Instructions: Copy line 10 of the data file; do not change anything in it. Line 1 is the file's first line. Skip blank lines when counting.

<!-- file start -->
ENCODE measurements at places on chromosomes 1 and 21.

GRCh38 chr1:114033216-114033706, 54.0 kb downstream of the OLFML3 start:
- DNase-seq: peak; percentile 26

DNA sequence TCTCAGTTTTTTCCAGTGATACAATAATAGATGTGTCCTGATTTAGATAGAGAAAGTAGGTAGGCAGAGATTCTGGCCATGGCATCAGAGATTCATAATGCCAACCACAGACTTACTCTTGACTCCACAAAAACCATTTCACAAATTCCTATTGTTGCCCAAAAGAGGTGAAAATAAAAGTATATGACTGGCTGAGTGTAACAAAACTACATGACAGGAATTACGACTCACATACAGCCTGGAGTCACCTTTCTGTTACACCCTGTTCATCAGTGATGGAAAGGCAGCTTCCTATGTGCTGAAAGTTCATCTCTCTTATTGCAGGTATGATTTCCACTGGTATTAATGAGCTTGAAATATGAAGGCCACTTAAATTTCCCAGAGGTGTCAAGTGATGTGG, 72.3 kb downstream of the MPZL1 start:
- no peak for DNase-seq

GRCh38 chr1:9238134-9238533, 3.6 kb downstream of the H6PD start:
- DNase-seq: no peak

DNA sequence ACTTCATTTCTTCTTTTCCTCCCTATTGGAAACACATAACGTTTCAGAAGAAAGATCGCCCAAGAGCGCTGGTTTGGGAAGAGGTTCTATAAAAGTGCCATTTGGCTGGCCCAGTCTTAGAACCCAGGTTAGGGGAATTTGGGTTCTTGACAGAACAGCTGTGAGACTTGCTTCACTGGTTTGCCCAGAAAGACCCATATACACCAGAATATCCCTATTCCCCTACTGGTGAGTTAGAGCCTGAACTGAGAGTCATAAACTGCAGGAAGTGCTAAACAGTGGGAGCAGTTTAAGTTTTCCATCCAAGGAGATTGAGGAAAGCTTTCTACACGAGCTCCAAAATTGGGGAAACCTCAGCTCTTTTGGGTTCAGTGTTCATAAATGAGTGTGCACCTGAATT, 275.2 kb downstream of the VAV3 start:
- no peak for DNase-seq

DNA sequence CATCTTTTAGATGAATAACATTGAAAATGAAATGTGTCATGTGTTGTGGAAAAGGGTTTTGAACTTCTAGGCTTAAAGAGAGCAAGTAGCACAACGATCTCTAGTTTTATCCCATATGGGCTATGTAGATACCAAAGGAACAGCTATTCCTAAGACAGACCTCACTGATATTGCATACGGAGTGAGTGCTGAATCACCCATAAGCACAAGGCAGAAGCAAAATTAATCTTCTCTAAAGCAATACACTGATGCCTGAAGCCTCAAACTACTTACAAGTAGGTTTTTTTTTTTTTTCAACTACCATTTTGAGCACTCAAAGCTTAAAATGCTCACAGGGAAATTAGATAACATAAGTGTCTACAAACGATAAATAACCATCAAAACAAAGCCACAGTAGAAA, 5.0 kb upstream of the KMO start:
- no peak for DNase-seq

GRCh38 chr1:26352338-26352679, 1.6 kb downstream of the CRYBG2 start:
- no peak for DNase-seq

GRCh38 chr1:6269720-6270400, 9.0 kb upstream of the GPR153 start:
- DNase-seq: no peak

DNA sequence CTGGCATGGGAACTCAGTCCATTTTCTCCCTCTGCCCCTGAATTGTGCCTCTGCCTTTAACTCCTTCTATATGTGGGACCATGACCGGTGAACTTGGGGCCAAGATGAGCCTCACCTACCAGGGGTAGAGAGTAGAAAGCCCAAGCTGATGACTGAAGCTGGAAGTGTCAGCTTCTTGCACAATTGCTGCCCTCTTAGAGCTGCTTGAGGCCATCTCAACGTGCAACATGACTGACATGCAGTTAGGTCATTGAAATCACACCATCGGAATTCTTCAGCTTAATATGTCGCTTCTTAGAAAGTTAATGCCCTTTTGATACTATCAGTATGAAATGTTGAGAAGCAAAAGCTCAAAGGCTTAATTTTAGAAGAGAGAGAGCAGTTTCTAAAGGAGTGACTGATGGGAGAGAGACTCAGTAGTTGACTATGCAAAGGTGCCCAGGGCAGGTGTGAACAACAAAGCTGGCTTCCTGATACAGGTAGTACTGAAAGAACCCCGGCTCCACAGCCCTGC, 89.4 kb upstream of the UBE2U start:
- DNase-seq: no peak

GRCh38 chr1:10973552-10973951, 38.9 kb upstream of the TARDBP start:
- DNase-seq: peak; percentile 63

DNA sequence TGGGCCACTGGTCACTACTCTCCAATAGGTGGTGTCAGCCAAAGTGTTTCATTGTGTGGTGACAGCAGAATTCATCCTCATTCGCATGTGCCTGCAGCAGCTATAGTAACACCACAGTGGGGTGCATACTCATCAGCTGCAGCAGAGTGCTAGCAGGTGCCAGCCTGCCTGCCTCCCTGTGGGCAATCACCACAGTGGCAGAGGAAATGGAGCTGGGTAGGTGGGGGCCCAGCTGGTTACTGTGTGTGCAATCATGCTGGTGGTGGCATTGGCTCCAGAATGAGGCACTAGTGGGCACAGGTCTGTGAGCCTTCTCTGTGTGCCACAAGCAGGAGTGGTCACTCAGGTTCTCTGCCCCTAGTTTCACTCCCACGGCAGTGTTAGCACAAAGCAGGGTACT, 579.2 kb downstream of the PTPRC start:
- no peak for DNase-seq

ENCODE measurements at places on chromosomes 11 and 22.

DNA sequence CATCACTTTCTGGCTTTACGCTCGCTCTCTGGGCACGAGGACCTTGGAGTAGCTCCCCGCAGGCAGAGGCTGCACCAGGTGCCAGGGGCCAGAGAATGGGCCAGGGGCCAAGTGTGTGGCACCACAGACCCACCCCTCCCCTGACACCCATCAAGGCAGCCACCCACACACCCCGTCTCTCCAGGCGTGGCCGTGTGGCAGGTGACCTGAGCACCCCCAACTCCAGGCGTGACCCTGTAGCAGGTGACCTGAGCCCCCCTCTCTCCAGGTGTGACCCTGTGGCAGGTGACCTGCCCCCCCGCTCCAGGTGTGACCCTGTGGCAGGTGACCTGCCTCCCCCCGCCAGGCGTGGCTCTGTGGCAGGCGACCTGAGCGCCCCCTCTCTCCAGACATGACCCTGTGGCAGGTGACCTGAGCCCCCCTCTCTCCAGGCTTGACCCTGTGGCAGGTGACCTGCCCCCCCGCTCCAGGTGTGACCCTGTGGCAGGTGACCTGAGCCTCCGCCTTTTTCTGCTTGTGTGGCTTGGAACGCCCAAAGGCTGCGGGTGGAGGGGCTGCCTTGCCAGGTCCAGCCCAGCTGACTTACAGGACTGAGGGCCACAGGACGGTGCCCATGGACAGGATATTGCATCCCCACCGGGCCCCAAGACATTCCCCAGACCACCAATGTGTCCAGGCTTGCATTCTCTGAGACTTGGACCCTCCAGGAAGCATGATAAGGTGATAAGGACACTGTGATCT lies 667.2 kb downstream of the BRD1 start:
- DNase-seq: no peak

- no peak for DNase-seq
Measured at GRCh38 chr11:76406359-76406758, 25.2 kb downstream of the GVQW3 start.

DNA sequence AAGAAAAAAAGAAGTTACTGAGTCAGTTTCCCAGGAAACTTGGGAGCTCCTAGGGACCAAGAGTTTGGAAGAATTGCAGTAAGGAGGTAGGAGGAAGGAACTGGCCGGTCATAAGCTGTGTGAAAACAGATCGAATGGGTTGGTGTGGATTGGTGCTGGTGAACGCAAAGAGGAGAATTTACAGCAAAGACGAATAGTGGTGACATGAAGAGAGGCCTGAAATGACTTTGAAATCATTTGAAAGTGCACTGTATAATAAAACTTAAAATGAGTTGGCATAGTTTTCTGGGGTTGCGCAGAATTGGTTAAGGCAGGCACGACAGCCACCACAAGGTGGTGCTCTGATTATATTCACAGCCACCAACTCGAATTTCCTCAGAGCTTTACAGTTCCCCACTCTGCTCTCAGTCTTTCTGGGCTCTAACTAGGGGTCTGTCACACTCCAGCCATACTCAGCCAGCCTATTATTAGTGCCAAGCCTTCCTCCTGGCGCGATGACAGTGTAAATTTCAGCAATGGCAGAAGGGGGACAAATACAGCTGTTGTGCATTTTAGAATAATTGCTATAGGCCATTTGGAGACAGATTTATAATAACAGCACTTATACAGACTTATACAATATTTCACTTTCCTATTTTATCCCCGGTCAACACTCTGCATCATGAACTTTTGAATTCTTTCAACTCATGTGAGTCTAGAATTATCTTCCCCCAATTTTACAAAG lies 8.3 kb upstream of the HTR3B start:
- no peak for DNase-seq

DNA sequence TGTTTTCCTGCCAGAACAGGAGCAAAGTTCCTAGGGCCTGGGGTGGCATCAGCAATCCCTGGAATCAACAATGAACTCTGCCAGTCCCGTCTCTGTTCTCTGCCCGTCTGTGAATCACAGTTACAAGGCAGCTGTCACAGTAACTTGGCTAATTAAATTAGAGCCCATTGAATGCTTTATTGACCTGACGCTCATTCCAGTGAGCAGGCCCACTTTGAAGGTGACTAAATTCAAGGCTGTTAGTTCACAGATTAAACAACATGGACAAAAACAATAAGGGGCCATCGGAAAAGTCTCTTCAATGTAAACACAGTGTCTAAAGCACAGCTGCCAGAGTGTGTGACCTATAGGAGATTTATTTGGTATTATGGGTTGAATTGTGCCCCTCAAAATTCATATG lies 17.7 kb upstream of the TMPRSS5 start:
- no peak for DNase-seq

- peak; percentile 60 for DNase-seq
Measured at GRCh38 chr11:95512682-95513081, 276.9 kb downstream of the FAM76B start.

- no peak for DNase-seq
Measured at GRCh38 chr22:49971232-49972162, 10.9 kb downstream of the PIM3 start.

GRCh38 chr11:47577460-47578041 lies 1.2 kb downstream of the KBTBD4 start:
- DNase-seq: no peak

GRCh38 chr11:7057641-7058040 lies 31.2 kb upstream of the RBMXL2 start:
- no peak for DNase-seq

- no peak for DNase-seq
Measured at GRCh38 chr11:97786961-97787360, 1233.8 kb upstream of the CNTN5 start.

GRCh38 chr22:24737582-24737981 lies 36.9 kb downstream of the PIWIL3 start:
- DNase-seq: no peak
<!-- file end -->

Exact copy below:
DNA sequence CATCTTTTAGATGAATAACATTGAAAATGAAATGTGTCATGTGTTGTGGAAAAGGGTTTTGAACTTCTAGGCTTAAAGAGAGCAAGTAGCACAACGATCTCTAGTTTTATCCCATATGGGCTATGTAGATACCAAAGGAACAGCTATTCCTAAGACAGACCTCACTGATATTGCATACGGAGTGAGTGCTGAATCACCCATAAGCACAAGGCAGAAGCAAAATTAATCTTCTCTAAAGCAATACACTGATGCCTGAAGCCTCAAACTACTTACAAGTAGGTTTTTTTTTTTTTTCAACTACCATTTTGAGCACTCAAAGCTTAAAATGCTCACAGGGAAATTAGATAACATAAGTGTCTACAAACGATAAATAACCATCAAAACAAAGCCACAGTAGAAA, 5.0 kb upstream of the KMO start: